Does an employability journey ever have a final destination?

Written by: Louise Coupland, Employability Development Officer, the ALLIANCE

Published: 27/06/2018

Louise shares her insight of working in the Scottish employability field.

When I first started working at the ALLIANCE, stakeholders used to frequently say that the employability landscape was changing and I guess for me at that point I never truly understood that the landscape would and has never stopped changing since.

The Scottish Government’s ‘Fairer Scotland’ agenda unveiled considerable commitment to tackle the inequalities faced by disabled people and people living with long term conditions in accessing and retaining employment, as evidenced by relentlessly stubborn employment statistics. This has initiated and shaped a lot of our employability work, including our up and coming consultation event.

Through the array of pieces of work that the ALLIANCE has undertook in the years I have been here it has always been apparent that employability is borderless and touches on so much of our work from transport through to human rights. So equally, this must mirror image into the lives of people living well with long term conditions which continues to drive forward this area of work.

Working on the Self Management and Co-production Hub, and working with a range of key stakeholders supporting the efforts of the sector in supporting people in their employability journeys has highlighted just how important self management is in the ground work, it is everything, it is the paramount building block which offers strong foundations from which an employability journey can grow.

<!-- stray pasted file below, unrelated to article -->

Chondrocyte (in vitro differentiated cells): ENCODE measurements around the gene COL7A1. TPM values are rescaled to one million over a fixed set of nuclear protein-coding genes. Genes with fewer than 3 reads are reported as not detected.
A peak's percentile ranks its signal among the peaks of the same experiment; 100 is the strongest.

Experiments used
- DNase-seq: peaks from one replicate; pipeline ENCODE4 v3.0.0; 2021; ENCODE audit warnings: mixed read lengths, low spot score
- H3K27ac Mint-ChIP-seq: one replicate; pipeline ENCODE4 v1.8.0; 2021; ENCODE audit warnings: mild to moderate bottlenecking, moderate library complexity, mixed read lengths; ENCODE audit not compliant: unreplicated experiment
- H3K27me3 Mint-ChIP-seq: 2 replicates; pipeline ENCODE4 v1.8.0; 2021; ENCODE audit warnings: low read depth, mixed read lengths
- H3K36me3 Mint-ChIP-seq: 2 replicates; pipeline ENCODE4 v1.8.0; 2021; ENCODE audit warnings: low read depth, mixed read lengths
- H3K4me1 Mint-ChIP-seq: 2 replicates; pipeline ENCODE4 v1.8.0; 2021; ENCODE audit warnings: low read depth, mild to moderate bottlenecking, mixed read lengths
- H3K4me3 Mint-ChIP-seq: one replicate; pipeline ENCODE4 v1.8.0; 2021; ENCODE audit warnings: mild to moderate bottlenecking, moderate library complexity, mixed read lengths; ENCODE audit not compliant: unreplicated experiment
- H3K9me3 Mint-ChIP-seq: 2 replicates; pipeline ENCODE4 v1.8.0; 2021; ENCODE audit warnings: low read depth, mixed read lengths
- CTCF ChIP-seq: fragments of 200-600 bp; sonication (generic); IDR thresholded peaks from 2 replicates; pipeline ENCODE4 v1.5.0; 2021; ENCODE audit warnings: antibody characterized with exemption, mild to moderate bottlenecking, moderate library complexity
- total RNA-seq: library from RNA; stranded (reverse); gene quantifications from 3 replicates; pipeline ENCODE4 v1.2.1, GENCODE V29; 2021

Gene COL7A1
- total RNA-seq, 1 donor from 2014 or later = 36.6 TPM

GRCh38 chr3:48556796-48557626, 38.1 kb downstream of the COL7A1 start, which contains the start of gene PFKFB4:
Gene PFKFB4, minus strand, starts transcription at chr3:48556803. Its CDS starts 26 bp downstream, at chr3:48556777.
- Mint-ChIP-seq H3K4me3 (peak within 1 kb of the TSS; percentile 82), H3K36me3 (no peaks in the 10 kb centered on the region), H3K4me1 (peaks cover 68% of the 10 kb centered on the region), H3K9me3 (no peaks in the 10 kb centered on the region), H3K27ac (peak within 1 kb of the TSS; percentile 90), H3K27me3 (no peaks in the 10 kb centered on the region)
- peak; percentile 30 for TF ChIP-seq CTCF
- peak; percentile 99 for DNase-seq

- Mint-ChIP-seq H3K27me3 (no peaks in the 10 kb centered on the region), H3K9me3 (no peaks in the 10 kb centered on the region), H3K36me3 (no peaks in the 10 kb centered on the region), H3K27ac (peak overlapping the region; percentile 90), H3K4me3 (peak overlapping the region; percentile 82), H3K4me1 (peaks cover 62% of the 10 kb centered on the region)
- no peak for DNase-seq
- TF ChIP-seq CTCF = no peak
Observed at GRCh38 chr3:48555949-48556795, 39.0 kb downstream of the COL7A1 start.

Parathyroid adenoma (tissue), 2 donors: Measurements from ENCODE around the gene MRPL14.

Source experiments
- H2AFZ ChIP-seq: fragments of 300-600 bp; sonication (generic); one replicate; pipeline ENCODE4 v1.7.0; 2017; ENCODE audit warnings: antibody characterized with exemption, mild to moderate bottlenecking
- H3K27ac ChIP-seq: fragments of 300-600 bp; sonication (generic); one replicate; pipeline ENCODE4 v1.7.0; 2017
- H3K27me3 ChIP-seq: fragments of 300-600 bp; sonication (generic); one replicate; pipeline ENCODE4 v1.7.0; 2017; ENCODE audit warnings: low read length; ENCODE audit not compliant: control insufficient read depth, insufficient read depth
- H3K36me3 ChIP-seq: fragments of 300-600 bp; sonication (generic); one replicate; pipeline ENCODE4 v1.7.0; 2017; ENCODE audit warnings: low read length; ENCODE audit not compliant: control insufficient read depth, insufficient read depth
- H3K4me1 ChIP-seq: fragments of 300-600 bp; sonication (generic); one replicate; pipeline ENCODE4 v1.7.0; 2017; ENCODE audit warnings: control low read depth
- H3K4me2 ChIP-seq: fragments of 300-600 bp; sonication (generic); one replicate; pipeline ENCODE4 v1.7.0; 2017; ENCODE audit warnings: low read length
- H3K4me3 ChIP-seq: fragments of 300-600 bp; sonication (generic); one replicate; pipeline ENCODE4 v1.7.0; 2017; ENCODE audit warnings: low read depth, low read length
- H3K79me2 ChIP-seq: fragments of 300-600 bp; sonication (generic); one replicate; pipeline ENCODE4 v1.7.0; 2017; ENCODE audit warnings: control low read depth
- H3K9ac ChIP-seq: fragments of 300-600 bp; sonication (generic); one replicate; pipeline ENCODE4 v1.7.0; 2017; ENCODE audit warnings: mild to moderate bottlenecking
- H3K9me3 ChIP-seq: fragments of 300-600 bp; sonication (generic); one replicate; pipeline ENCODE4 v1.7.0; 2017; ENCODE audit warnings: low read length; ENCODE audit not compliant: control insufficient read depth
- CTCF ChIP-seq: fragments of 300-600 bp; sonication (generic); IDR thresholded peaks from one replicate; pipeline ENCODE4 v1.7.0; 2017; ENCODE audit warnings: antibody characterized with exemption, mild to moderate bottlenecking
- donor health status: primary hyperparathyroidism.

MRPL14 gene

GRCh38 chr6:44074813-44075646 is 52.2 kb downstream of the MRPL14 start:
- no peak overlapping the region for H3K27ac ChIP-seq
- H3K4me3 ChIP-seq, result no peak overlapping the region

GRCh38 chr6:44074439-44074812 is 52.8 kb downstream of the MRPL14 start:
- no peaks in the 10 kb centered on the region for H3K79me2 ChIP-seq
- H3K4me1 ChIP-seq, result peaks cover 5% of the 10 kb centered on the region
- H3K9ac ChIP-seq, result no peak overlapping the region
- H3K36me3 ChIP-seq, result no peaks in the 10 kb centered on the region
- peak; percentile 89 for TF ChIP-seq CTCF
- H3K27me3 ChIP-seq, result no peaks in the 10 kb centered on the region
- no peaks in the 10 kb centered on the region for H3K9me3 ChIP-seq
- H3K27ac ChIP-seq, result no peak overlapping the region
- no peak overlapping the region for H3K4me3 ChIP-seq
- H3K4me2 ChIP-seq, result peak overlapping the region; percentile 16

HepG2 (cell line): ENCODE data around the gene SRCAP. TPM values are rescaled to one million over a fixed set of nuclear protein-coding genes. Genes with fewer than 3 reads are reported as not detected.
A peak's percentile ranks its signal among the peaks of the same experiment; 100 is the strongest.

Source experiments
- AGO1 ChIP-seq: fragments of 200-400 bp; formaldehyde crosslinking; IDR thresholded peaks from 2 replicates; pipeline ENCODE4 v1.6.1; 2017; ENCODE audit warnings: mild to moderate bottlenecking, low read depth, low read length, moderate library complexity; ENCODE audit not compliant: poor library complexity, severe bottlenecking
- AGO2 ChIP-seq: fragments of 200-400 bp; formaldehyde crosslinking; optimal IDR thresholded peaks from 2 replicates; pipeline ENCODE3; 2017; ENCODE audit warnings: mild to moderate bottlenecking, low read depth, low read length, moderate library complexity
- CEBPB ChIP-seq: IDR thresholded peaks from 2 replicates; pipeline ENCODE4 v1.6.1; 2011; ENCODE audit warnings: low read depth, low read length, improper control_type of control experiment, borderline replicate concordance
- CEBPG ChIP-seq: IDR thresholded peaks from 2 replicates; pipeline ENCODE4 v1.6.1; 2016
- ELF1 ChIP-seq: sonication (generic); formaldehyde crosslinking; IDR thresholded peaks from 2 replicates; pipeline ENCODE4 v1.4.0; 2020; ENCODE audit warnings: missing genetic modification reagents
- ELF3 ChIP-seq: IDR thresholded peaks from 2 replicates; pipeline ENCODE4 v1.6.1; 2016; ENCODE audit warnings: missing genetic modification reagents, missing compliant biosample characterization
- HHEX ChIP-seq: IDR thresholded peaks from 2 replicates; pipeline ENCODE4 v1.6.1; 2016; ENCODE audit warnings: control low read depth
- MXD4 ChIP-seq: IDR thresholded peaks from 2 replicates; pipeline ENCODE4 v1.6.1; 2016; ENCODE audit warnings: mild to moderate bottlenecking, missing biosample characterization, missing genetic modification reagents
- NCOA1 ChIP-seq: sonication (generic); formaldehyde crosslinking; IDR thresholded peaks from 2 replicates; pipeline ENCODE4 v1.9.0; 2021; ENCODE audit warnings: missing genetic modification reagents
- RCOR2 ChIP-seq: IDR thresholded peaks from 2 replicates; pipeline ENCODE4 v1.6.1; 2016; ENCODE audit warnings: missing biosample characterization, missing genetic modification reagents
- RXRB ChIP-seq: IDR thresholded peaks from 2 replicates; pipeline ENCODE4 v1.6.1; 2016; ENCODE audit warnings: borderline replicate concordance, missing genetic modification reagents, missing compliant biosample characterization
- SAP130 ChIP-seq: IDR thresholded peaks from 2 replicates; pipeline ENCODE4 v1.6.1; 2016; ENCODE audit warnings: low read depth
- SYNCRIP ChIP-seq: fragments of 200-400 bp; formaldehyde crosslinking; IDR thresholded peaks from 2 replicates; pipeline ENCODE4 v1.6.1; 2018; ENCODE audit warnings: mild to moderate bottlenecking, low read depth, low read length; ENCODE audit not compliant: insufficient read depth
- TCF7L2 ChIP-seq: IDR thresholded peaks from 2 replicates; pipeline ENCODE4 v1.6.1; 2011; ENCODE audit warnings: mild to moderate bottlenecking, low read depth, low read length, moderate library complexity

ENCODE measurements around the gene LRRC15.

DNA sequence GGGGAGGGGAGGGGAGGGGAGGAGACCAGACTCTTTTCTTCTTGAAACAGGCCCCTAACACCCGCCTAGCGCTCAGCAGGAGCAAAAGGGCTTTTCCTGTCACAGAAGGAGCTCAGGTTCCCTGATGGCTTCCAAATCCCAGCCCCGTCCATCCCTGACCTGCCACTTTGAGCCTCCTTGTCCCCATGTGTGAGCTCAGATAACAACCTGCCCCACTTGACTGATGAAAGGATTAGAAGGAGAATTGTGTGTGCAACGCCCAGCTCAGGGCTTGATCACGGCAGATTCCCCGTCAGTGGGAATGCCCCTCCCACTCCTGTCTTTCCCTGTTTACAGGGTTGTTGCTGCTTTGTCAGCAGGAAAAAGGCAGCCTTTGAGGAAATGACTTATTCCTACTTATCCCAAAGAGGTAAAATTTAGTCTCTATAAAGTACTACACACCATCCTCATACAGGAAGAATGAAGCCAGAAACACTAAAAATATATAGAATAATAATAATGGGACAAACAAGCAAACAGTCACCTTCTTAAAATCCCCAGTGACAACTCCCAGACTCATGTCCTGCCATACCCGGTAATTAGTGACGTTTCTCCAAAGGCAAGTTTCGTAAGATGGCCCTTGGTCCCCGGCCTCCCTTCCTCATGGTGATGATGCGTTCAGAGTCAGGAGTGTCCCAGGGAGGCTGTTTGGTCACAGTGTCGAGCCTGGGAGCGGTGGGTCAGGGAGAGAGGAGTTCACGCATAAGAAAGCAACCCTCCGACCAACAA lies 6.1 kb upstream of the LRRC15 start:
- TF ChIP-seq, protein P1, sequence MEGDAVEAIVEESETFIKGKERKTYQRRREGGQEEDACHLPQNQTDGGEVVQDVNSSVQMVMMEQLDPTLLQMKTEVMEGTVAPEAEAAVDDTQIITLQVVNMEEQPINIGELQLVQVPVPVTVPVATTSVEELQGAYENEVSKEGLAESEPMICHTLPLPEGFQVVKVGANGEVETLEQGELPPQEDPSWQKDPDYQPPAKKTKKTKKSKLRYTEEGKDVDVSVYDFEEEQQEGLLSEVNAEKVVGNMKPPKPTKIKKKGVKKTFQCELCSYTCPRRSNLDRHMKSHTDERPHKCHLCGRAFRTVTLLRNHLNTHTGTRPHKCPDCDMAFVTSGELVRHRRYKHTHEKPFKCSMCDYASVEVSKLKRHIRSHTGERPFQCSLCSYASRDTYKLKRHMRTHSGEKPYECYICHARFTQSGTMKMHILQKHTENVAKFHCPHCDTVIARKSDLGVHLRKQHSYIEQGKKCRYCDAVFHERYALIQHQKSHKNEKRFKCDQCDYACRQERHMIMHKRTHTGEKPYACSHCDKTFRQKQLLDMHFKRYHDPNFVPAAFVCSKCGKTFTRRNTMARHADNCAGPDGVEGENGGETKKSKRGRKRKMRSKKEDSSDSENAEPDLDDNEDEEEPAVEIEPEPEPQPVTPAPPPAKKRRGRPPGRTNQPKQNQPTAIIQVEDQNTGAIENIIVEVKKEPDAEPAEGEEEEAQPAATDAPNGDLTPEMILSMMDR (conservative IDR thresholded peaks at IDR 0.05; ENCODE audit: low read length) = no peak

I hope to explore this a bit more in October when we host out Employability and Self Management Event in partnership with the Community Partner Project within the Department for Work and Pensions (DWP). (To register an interest in this event, please email me at louise.coupland@alliance-scotland.org.uk)

During the time since I returned to work in January, Scotland has seen the introduction of Fair Start Scotland, and for our larger organisation members this has a large impact on their day to day business.

On the wider landscape, I would say the two things that have struck me most in a positive shift in the landscape is the originality and collaborative work of some of the projects funded through the Scottish Government’s Innovation and Integration Fund and secondly, the DWP’s introduction of the Community Partner Project – a committed project led by staff with lived experience striving to bridge DWP to local support, community employability based projects.

The third annual UK Employability Day will take place on Friday 29th June, to show what employability support means at the frontline and the impact it is having in the local area. We are using this as an opportunity to highlight the personal journeys of people across Scotland, which have been and continue to be supported by our members and stakeholders. So follow us on Twitter at @ALLIANCEScot as we will share these personal journeys with you, releasing one on the hour throughout the working day using the hashtag #empday18.

We thought you might also like: